held the two last-mentioned posts in conjunction until his death in June 1726, when he was buried in St. Margaret's Church. Two anthems composed by Isham, ‘Unto Thee, O Lord,’ and ‘O sing unto the Lord a new song,’ are included in Croft's ‘Divine Harmony, or a New Collection of Select Anthems’ (1712). With William Morley he published, about 1710, a collection of songs, from which Sir John Hawkins reprinted in his ‘History’ a duet by Isham, ‘Bury delights my roving eye.’ Three other songs and a catch are catalogued under the name of Isum in the British Museum Library.
[Hawkins's Hist. of Music, ii. 799; Burney, iii. 303; Chronolog. Regist. 1718, p. 17; Georgian Era, iv. 513; Hueffer's Purcell, pp. 103, 105; Add. MS. 31464; Notes and Queries, 6th ser. xii. 288.]
ISHAM, Sir JUSTINIAN, second baronet (1610–1674), royalist, was only son of Sir John Isham (1582–1651), by his wife Judith, daughter of William Lewin, D.C.L., of Otterden, Kent, and was baptised on 3 Feb. 1610, taking his christian name from his mother's brother, Sir Justinian Lewin, knt. He was admitted a fellow-commoner at Christ's College, Cambridge, on 18 April 1627, and subsequently contributed 20l. towards the new buildings of his college (May 1640). He was married on 10 Nov. 1634 to Jane, eldest daughter of Sir John Garrard, bart., of Lamer, Hertfordshire; but his wife died in childbirth on 4 March 1638, and Isham became one of the suitors of Dorothy Osborne. The earnestness and persistency of his suit did not make a favourable impression upon the lady, who nicknamed him ‘The Emperor,’ laughed at his vanity and pompousness, and finally declared that she would rather ‘chose a chain to lead her apes in’ than marry him. On the other hand, however, Miss Osborne frequently mentions ‘Sir Jus's’ learning. She describes him to Sir William Temple as ‘that one of her servants’ whom Temple liked the best, and she showed herself by no means best pleased on the occasion of his second marriage (Dorothy Osborne's Letters, ed. Parry, passim). Isham appears in fact to have been a man of culture, and seems to have laid the foundation of the present library at Lamport Hall, Northamptonshire. Brian Duppa [q. v.], bishop of Salisbury, was a frequent correspondent of his, and answered in a letter, still extant, some inquiries which Isham made respecting the disposition of Selden's books after his death (Hist. MSS. Comm. 3rd Rep. App. p. 255). Loans to the king as well as fines to the parliament had greatly injured the Isham estates when in 1651 Sir Justinian succeeded to the baronetcy. He had been detained in prison for a short time during 1649 as a delinquent, and he was now forced to compound for the estate of Shangton in Leicestershire, which had been bought by his father in 1637 by a payment of 1,106l. (Cal. of Advance of Money, ed. Green, i. 485). After the Restoration he was elected M.P. for Northamptonshire in the parliament which met in 1661. He died at Oxford, whither he had gone to place his two sons at Christ Church, on 2 March 1674, and was buried in the family burial place on the north side of the chancel in Lamport Church, where there is a long Latin inscription to his memory (see Le Neve, Monumenta Anglicana, ii. 163). There is a portrait of the baronet at Lamport Hall by John Baptista.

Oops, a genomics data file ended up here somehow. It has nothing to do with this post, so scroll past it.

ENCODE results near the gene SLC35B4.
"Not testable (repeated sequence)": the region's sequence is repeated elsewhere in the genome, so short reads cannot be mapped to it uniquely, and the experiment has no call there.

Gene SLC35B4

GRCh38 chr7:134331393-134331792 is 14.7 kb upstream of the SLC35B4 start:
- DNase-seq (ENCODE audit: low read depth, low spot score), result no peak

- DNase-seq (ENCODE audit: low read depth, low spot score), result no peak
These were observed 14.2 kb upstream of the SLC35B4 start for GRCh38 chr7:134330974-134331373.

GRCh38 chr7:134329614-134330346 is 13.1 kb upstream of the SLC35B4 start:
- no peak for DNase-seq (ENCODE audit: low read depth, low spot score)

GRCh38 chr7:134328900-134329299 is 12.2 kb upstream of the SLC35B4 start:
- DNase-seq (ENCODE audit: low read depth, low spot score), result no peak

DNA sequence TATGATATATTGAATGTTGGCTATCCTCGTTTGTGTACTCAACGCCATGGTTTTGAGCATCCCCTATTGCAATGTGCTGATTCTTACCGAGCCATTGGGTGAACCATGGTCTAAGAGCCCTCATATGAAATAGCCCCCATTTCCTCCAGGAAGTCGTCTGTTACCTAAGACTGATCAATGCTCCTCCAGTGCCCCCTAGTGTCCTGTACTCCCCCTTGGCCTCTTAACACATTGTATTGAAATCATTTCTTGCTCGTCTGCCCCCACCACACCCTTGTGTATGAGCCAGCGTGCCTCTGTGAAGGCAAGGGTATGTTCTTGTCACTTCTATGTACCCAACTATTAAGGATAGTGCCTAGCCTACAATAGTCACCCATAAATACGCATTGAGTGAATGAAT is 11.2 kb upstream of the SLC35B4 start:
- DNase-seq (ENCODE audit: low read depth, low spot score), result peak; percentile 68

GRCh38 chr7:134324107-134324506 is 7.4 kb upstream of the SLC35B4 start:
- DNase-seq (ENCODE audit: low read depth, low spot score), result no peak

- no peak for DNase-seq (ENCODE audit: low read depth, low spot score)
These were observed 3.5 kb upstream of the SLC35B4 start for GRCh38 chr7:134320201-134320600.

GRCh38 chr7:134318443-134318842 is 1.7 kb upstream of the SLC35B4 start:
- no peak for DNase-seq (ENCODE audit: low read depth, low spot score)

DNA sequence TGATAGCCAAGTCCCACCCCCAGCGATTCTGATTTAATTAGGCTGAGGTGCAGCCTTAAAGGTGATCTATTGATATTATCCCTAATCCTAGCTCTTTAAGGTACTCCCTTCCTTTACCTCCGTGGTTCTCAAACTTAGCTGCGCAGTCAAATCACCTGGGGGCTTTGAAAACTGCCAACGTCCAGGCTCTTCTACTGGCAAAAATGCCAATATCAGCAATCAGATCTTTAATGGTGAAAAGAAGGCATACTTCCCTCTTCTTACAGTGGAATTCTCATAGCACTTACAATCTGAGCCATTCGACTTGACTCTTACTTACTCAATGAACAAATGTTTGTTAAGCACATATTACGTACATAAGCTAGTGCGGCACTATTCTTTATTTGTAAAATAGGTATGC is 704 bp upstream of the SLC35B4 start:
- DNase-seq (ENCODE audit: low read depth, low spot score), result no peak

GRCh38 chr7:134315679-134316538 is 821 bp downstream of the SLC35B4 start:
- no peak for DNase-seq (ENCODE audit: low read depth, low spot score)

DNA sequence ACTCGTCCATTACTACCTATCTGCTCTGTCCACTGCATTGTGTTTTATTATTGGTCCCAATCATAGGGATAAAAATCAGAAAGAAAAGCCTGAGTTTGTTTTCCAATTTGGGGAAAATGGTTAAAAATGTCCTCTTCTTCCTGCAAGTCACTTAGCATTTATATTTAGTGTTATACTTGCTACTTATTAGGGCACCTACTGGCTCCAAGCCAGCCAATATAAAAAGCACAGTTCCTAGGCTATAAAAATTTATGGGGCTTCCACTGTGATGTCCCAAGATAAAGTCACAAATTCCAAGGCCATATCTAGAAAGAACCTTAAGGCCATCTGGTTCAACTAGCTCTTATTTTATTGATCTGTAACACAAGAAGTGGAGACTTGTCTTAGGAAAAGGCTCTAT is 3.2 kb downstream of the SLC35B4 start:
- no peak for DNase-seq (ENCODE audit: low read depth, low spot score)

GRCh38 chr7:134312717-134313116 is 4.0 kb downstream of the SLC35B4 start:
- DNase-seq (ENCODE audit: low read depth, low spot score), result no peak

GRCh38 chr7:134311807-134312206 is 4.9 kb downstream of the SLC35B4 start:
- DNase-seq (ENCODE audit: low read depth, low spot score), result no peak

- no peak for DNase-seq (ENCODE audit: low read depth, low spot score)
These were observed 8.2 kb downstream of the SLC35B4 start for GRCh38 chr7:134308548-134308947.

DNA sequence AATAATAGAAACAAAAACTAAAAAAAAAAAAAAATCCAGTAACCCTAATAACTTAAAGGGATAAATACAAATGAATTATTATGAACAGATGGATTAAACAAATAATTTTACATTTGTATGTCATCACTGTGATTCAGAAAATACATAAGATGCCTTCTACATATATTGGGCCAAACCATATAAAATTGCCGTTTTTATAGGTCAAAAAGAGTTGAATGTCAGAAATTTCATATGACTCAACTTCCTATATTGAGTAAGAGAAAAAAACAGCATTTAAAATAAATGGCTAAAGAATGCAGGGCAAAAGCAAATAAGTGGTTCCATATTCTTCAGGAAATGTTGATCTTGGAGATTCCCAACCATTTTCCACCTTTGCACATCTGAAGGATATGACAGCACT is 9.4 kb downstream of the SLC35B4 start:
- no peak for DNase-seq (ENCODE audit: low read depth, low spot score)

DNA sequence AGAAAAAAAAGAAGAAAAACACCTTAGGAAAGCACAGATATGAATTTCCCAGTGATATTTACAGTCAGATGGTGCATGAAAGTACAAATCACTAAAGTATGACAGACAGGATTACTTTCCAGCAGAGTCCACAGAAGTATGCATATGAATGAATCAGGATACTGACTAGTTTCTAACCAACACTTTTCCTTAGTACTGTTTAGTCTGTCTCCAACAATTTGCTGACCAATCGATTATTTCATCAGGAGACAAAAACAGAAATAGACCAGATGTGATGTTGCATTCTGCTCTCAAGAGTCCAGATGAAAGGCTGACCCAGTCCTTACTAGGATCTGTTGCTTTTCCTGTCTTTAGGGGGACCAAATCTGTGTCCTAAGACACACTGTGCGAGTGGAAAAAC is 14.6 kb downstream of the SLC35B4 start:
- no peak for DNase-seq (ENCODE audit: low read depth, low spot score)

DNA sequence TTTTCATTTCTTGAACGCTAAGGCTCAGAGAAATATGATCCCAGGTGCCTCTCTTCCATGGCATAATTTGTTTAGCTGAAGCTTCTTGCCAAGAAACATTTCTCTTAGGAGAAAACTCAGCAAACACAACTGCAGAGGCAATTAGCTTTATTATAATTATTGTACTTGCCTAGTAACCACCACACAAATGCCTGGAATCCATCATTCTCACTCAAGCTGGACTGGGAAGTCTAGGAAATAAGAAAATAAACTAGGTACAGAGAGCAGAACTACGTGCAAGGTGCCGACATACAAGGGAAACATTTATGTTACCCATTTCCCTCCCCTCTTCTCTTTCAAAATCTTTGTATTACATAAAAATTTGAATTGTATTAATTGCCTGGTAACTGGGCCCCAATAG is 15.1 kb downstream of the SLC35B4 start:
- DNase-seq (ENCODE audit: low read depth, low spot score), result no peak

Isham's second wife, whom he married in 1653, was Vere, daughter of Thomas, lord Leigh of Stoneleigh, by Mary, daughter of Sir Thomas Egerton. Four children by her survived him: Sir Thomas, noticed below, third baronet; Sir Justinian, fourth baronet (d. 1730); Mary (d. 1679), who married Sir Marmaduke Dayrell of Castle Camps, Cambridgeshire; and Vere, an erudite young lady, ‘learned beyond her sex and years in mathematicks and algebra,’ who died in 1674, aged 19. There also survived him three daughters by his first wife: Elizabeth (d. 1734), who married Sir Nicholas L'Estrange of Hunstanton, Norfolk, second baronet, and nephew of Sir Roger L'Estrange [q. v.]; Judith, who died unmarried, and was buried in Westminster Abbey 22 May 1679; and Susanna, who was married on 4 May 1656 to Sir Nicholas Carew, kt.
Isham, Sir Thomas (1657–1681), third baronet, eldest son of the above, was born at Lamport on 15 March 1657. When still a boy he wrote a diary in Latin by the command of his father. This diary, which gives a vivid picture of the everyday doings of a family of the period, was translated and privately printed (1875) by the Rev. Robert Isham, rector of Lamport, where the original is still preserved. Isham succeeded to the baronetcy upon the death of his father in 1674, and shortly afterwards proceeded with his tutor, the Rev. Zacheus Isham [q. v.], upon an extended tour on the continent, especially in Italy, whence he brought numerous art treasures to Lamport. He died unmarried in London, and was buried at Lamport on 9 Aug. 1681. There are several portraits of Sir Thomas Isham at Lamport Hall, including one by Lely, which was engraved by Loggan, and is noticed in Granger's ‘Biographical History,’ iii. 393, where Isham is described as ‘a young gentleman of great expectations.’